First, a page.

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Doubled haploid technology is highly successful in maize breeding programs and is contingent on the ability of maize inducers to efficiently produce haploids. Knowledge of the genes involved in haploid induction is important for not only developing better maize inducers, but also to create inducers in other crops. The main quantitative trait loci involved in maize haploid induction are qhir1 and qhir8. The gene underlying qhir1 has been discovered and validated by independent research groups. Prior to initiation of this study, the gene associated with qhir8 had yet to be recognized. Therefore, this research focused on characterizing positional candidate genes underlying qhir8. Pursuing this goal, a strong candidate for qhir8, GRMZM2G435294 (MYO), was silenced by RNAi. Analysis of crosses with these heterozygous RNAi-transgenic lines for haploid induction rate revealed that the silencing of MYO significantly enhanced haploid induction rate by an average of 0.6% in the presence of qhir1. Recently, GRMZM2G465053 (ZmDMP) was identified by map-based gene isolation and shown to be responsible for qhir8. While our results suggest that MYO may contribute to haploid induction rate, results were inconsistent and only showing minor increases in haploid induction rate compared to ZmDMP. Instead, reciprocal crosses clearly revealed that the silencing of MYO causes male sterility.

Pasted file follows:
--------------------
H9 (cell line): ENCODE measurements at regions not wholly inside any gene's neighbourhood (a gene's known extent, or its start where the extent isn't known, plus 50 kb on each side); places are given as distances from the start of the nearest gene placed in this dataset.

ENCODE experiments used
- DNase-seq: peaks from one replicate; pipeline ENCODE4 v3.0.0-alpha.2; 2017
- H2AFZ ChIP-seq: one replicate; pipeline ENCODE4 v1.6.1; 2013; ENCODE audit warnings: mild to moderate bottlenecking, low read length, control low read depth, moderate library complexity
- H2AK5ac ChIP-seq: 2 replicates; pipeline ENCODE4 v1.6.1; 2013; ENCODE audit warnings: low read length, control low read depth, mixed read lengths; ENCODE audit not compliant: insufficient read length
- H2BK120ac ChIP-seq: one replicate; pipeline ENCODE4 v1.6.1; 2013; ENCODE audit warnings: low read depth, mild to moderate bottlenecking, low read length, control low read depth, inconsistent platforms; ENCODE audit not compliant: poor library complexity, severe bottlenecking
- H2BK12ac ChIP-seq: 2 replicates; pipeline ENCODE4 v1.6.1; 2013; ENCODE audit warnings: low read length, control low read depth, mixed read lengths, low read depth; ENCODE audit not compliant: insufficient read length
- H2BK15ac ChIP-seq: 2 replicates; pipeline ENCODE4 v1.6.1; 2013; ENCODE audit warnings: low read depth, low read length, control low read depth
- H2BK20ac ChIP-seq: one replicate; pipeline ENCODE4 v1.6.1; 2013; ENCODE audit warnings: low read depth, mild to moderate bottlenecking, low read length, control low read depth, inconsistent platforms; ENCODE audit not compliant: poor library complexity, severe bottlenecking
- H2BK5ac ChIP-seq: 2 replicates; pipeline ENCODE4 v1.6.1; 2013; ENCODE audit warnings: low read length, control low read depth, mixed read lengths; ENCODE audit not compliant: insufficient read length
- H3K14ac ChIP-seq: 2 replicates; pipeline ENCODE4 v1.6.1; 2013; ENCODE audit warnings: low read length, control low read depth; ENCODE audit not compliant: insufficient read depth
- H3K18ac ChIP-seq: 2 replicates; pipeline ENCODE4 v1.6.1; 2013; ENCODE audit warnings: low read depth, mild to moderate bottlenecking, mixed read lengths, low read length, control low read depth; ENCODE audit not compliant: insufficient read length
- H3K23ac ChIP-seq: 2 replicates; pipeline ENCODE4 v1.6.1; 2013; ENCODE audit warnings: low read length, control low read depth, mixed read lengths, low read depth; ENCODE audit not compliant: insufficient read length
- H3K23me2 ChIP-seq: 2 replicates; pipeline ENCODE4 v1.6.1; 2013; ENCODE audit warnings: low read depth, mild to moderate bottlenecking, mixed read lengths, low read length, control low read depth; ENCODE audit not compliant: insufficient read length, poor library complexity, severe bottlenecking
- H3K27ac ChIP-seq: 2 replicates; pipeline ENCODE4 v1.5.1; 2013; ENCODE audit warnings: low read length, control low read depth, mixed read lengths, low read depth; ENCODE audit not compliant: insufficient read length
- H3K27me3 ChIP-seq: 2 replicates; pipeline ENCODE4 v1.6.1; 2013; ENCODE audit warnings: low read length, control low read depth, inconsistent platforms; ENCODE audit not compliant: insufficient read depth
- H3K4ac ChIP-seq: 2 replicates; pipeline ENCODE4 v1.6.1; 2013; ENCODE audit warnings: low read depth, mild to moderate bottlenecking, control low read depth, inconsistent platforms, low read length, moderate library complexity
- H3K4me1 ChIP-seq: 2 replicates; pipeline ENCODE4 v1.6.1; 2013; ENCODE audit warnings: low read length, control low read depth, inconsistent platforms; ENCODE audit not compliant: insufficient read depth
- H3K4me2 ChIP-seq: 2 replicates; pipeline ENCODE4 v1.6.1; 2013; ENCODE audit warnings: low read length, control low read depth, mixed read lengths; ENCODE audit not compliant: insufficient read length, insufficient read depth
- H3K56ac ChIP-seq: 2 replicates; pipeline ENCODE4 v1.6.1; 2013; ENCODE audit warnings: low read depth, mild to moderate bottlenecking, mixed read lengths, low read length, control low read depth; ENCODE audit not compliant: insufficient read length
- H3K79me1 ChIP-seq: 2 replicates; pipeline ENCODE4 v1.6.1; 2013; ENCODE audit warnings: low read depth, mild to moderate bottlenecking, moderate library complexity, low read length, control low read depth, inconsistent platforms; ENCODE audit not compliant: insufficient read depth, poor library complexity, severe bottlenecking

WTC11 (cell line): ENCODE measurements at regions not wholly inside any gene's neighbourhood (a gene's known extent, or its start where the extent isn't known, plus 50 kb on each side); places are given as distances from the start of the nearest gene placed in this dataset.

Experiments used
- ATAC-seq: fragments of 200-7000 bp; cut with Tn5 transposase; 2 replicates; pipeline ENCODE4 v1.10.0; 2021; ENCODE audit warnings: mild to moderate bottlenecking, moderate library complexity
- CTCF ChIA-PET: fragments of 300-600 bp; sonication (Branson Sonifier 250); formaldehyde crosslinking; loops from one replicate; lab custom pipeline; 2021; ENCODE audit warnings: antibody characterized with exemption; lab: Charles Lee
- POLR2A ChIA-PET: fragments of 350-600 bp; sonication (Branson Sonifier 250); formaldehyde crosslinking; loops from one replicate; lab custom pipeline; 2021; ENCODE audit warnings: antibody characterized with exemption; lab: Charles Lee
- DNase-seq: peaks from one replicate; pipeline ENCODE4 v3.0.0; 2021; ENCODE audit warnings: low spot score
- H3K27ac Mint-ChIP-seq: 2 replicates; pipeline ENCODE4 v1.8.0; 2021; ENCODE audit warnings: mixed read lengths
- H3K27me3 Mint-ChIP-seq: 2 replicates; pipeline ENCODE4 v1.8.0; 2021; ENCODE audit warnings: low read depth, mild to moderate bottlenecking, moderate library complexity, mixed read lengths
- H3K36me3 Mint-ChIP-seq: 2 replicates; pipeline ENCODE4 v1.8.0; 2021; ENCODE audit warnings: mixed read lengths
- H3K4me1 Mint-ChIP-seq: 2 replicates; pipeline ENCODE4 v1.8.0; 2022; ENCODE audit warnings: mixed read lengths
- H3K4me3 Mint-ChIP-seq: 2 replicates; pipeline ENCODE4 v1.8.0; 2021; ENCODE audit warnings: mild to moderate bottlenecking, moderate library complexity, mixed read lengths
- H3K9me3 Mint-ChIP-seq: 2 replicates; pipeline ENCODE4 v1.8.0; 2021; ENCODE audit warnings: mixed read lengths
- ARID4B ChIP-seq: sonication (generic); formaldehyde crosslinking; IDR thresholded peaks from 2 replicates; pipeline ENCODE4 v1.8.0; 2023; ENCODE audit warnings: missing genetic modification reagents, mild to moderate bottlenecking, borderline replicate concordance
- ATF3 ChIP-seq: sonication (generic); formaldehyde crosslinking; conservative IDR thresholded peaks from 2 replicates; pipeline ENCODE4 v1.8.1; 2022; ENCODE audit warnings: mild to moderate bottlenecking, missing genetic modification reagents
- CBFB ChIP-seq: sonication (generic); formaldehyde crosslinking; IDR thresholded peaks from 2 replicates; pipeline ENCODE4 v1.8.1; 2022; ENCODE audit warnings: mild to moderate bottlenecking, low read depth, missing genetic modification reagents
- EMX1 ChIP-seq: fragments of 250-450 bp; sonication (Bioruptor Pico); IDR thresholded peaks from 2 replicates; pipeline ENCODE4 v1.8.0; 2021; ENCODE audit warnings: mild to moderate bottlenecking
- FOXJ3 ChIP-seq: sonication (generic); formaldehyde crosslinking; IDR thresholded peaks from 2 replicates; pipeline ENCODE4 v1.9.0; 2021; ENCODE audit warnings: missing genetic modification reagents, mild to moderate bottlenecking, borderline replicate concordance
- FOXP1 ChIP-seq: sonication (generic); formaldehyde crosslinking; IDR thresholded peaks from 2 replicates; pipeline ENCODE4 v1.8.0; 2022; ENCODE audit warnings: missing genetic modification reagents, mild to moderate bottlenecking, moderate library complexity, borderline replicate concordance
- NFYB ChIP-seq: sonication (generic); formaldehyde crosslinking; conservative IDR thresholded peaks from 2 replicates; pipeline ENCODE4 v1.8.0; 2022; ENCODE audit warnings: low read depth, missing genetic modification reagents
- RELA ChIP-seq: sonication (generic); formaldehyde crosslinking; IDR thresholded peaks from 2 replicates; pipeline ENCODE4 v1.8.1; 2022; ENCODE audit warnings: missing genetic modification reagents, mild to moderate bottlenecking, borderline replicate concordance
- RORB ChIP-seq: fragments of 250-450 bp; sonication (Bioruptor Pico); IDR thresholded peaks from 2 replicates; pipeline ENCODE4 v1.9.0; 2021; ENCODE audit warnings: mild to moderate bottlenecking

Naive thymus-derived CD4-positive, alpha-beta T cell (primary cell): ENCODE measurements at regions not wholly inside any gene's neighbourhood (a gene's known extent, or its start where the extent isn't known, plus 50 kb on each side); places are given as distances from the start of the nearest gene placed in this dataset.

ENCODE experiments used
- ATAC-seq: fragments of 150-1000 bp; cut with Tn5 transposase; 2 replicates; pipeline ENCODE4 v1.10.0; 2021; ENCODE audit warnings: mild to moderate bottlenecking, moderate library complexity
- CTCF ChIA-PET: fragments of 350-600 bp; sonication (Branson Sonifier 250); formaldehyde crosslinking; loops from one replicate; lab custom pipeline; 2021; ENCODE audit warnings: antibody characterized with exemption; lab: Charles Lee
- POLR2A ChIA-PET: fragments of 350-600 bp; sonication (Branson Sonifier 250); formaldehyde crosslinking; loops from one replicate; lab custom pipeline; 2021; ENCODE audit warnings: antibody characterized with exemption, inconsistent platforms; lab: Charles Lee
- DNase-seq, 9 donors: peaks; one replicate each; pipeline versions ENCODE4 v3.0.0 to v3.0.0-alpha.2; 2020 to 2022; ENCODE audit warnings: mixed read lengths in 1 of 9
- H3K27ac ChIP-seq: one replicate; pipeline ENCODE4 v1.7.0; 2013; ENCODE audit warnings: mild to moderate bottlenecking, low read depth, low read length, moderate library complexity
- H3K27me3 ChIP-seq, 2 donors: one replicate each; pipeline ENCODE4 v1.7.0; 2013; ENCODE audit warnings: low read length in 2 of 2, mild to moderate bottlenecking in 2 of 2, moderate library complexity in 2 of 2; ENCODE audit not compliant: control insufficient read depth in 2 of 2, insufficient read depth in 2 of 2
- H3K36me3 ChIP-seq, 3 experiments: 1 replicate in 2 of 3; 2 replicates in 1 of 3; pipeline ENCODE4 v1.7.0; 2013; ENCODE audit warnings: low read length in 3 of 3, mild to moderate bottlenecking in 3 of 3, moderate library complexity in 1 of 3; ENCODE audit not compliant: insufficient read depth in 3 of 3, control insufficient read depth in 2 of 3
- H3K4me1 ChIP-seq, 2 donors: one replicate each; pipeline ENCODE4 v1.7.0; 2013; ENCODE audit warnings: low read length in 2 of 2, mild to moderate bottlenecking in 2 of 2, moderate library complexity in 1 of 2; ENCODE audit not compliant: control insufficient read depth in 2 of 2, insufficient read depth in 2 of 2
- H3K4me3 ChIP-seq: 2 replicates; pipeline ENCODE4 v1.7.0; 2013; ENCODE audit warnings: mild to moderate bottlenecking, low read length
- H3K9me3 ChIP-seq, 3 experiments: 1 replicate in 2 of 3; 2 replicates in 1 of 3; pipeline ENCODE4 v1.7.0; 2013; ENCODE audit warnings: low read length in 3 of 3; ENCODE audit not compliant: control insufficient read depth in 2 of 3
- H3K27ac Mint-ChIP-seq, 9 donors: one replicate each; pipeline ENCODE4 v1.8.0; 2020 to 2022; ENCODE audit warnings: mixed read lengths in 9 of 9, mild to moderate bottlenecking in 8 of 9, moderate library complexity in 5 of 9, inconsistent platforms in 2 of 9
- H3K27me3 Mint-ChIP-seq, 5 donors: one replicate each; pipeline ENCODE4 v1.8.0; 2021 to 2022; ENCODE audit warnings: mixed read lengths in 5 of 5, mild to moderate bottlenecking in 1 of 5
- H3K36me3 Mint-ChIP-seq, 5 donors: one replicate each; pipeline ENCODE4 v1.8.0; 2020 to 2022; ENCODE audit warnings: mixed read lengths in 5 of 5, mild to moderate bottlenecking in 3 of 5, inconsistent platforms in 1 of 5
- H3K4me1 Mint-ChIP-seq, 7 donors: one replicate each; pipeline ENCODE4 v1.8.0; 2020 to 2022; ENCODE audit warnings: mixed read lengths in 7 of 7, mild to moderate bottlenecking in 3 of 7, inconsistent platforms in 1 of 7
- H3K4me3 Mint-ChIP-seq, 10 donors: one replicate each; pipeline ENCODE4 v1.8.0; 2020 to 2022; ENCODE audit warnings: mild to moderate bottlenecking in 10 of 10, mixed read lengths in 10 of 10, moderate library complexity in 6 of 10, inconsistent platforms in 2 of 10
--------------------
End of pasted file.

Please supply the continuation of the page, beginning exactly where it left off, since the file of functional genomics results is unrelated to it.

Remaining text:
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Vanous, Kimberly; Lubberstedt, Thomas; Ibrahim, Rania; and Frei, Ursula K., "MYO, a Candidate Gene for Haploid Induction in Maize Causes Male Sterility" (2020). Agronomy Publications. 662.